(2.) Start by asking what they have done so far and write it down as they tell you. If they say they followed instructions in the owner’s manual and it didn’t work, you can encourage them to tell you the steps they took. “It will help me understand the problem better if I can verify the steps you’ve taken.”
Hopefully it is easy for you to access owner’s manuals, so you can see what they have used as a resource. A friend of mine used his owner’s manual, but the images and letters were so small he couldn’t read it. Once he put aside the paper document and looked at it on-line, he could enlarge it and quickly understood how to complete the programming of his universal remote. That may help your customers as well.
(3.) When you make suggestions, use non-technical words when possible or explain the technical words you use. Keep in mind that the technical words and phrases you know so well may seem like (or be) a foreign language to the person to whom you are talking. Polarity, receiver, terminal, transformer, ecosystem, network, host, etc., may seem basic to you, but not to others.
Don’t assume clients who own technological equipment will surely know some of the most basic things about technology, because many people do not.
Three phrases that will help you translate and interpret effectively are: “For example…..” and “Another way to say it is…” And, “By that I mean…”
As you give instructions, have the customer say it back to you. For example: “First you should find the battery compartment. It will have indentations on it and an arrow to show which way to slide it out. The arrow is pointing in the direction you need to push or pull on the compartment door. Tell me when you have found the door and tell me what you’re doing as you slide it open.”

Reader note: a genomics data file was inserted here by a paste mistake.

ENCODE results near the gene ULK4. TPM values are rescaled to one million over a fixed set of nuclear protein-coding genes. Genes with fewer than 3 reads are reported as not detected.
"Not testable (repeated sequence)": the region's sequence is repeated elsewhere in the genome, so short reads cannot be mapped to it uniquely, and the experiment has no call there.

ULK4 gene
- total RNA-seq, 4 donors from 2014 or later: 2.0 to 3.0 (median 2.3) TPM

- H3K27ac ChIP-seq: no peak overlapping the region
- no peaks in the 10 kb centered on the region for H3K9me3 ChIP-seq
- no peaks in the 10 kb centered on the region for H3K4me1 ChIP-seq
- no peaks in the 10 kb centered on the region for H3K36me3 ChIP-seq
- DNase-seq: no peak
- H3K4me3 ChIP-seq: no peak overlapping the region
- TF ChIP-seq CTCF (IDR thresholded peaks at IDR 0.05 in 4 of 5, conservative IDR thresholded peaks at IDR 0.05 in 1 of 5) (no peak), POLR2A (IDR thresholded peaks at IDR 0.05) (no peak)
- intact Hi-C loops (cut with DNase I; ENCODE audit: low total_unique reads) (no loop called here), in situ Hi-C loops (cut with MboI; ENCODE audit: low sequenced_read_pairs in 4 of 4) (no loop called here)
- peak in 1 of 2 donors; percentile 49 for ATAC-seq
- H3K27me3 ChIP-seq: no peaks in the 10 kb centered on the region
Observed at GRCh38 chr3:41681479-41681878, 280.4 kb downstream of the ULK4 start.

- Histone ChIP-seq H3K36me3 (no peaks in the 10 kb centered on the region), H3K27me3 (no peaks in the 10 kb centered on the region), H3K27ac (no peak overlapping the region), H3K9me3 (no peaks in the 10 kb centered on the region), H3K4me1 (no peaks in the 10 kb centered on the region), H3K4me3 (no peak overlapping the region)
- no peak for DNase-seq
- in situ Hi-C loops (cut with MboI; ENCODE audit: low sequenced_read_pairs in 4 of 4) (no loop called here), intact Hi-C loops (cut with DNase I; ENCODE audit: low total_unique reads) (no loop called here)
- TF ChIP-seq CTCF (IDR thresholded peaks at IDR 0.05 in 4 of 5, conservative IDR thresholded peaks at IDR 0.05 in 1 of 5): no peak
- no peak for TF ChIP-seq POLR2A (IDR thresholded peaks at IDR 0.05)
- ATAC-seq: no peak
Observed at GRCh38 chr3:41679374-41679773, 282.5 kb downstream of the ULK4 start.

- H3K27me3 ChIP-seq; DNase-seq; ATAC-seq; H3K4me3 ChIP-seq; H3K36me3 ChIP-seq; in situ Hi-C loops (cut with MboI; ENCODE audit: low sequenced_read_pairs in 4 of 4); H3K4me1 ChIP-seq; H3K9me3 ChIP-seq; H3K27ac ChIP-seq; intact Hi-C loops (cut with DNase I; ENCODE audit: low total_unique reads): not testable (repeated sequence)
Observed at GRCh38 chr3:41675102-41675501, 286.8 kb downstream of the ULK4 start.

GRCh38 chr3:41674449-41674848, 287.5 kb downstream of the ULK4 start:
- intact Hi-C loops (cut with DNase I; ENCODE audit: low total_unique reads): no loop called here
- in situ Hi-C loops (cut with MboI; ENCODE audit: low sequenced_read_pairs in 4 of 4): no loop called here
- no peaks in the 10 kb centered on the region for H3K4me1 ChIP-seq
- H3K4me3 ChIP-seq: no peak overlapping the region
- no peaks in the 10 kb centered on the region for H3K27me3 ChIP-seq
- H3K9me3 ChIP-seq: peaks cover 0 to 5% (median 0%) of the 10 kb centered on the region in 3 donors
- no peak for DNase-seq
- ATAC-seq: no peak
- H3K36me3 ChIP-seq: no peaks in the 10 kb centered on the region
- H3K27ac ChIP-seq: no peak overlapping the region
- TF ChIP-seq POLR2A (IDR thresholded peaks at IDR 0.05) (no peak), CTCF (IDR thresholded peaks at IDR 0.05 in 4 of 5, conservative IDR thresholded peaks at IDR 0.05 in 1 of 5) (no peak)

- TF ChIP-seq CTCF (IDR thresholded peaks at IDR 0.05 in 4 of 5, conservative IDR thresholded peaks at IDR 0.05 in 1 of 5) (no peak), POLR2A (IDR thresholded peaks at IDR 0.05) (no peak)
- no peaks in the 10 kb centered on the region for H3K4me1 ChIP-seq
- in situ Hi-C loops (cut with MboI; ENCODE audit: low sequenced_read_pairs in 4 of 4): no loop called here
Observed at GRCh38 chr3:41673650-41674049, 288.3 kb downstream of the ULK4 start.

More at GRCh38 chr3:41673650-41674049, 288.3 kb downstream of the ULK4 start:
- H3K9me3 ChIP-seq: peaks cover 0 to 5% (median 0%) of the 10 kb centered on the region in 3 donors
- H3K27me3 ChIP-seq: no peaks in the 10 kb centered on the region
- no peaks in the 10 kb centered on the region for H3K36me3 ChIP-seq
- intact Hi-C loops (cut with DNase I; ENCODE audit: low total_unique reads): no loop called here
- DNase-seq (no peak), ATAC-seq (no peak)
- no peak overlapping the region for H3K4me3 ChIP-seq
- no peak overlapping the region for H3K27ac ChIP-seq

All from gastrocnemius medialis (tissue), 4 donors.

Keep in mind that the customer has probably tried on his own and is frustrated when he calls about his problem. He may resent needing to call or he may feel embarrassed about it. He may have made some elementary mistake and keeps rushing to get it over with, so he makes the same mistakes repeatedly. Asking him to say what he is doing will help slow him down. An occasional supportive phrase will help as well. “We’re making progress.” “We’ll get this done.” Once we get past this part it should come together more easily.”
(4.) At some point you may need to apologize for not being able to help on the phone and say that an on-site response for an issue is not part of the services you can provide. You can suggest they ask a family member or friend who can sit with them to look at the problem first hand. Or, you could suggest they take a break and try again, following instructions exactly, then send you an email with the steps they’ve taken and perhaps a photo if that would help.
(5.) You may have occasional situations when you need to stop the call, at least temporarily. “Mr. Anderson, we’ve been working on this for over thirty minutes. It’s sometimes helpful to take a short break and come back to it. Would you like for me to call you or do you want to call me, after you’ve had time to review some of what we’ve tried?”
(6.) You may need to say, at the very beginning, that as much as you would like to help, the issue he’s asking about is not part of the services provided by your company. Your manager may have an approved “script” for that response.
The bottom line is that whatever you do should have the approval of your boss and the company. They may want you to keep trying, no matter how long it takes, or they may not want you to use your time on anything not directly related to your work. So, start by talking about it and asking for advice from someone who may have more experience with it than you.
Best wishes to you with this matter. We would be interested in knowing if you, your coworkers and your managers, develop effective ways to respond in the frustrating situations you describe, or if you find ways to route service requests differently.
Tina Lewis Rowe
Ask the Workplace Doctors